t's spring and osprey, commonly known as fish hawks, are back from their winter vacations in Central and South America and are now nesting on Alum Creek Reservoir and elsewhere in Ohio.
An osprey open house was recently held at Hogback Ridge Preserve in Sunbury in Delaware County near Alum Creek Lake. Ospreys also nest on Hoover Reservoir.
Since 2001, 100 osprey have been raised in Delaware County.
In 2012, Ohio DNR biologists reported145 osprey chicks were produced from 110 nests throughout the state, according to a news release.
With osprey chicks increasing steadily during the last 15 years, the Ohio Division of Willdlife has removed ospreys from Ohio's threatened species list, according to the news release..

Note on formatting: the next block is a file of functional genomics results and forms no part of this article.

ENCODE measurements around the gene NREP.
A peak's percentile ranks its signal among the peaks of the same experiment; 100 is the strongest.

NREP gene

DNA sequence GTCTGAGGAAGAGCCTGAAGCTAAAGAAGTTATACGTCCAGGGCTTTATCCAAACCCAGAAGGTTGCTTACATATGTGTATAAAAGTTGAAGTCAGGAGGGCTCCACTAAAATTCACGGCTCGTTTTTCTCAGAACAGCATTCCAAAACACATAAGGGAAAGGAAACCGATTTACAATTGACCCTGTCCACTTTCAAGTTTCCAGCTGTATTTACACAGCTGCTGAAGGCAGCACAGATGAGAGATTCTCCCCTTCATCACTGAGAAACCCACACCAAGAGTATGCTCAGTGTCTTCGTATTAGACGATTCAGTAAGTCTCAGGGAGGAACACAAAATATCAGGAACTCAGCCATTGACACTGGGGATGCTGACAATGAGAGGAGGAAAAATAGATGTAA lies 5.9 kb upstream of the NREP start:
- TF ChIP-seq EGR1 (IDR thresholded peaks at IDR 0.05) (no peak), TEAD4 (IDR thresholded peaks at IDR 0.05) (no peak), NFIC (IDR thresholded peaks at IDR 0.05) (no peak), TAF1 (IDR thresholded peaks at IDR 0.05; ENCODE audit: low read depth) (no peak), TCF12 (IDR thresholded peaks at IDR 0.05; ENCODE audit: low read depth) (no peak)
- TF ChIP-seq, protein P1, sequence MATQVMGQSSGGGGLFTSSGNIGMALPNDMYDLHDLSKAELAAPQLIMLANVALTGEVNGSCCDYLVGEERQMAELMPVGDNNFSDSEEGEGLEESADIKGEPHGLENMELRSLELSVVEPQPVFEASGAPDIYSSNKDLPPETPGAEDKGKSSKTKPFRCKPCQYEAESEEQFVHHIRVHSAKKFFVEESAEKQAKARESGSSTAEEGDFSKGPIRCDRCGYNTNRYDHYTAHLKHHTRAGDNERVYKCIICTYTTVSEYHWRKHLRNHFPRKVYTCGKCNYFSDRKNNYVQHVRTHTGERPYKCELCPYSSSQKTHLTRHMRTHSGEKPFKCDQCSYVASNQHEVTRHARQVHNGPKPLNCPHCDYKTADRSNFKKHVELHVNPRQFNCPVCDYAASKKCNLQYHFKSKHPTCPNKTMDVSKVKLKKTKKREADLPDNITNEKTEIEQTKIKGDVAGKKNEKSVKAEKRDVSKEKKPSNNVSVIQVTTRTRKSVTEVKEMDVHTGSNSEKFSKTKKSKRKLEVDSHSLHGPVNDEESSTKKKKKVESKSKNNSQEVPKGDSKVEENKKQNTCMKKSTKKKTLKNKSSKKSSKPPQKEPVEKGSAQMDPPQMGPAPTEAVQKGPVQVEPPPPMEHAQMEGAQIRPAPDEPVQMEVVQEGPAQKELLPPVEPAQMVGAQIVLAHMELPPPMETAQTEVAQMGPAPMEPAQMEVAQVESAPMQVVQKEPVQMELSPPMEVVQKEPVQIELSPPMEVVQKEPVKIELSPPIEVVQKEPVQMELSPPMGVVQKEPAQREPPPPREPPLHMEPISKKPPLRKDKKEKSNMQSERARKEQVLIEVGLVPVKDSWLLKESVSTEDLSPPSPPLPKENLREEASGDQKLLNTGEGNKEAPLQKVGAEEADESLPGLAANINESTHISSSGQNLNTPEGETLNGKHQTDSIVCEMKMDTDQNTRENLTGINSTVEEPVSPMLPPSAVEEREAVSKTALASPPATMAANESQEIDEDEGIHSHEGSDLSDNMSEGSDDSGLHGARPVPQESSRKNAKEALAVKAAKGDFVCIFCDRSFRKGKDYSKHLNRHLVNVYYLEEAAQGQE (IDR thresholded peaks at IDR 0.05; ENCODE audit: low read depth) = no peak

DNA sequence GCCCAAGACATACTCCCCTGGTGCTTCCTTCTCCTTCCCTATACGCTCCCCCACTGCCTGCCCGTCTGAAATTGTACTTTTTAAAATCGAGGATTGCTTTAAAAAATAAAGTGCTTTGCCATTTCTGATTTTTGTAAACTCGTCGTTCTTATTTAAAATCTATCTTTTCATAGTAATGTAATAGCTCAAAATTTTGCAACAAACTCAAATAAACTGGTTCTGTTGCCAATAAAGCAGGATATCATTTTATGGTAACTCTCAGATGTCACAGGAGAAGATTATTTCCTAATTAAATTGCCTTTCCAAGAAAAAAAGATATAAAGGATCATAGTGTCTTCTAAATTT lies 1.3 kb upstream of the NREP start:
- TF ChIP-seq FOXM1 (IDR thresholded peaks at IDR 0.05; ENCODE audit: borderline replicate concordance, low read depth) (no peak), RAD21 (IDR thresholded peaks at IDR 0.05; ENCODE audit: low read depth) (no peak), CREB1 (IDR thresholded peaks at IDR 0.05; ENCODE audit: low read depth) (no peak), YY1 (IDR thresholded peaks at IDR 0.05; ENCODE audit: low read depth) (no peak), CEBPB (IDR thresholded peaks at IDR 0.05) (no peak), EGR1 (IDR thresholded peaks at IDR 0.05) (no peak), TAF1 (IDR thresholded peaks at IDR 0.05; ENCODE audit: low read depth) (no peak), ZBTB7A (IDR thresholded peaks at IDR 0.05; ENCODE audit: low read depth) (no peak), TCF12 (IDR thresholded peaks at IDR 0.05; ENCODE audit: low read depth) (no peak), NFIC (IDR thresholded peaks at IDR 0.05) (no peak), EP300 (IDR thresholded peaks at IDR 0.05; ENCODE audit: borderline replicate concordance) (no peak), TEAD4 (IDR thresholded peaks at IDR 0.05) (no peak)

With the number of breeding pairs steadily increasing over the past 15 years, the Ohio DNR Division of Wildlife has removed the osprey from the state’s threatened species list. The large raptors are protected against harm by the federal Migratory Bird Treaty
An ospreys' breeding range has grown to include nests in 30 Ohio counties, producing an average of 1.8 chicks per nest, according to the ODNR.
Ohio began a program to reintroduce ospreys in Ohio in 1996, which was once common in the Buckeye State,according to the DOW. Osprey numbers declined in Ohio in the early 20th century because of the unregulated use of pesticides.
The osprey, which can reach 25 pounds with a wingspan of 4 to 5 feet, is one of the widely distributed birds found on every continent except Antarctica.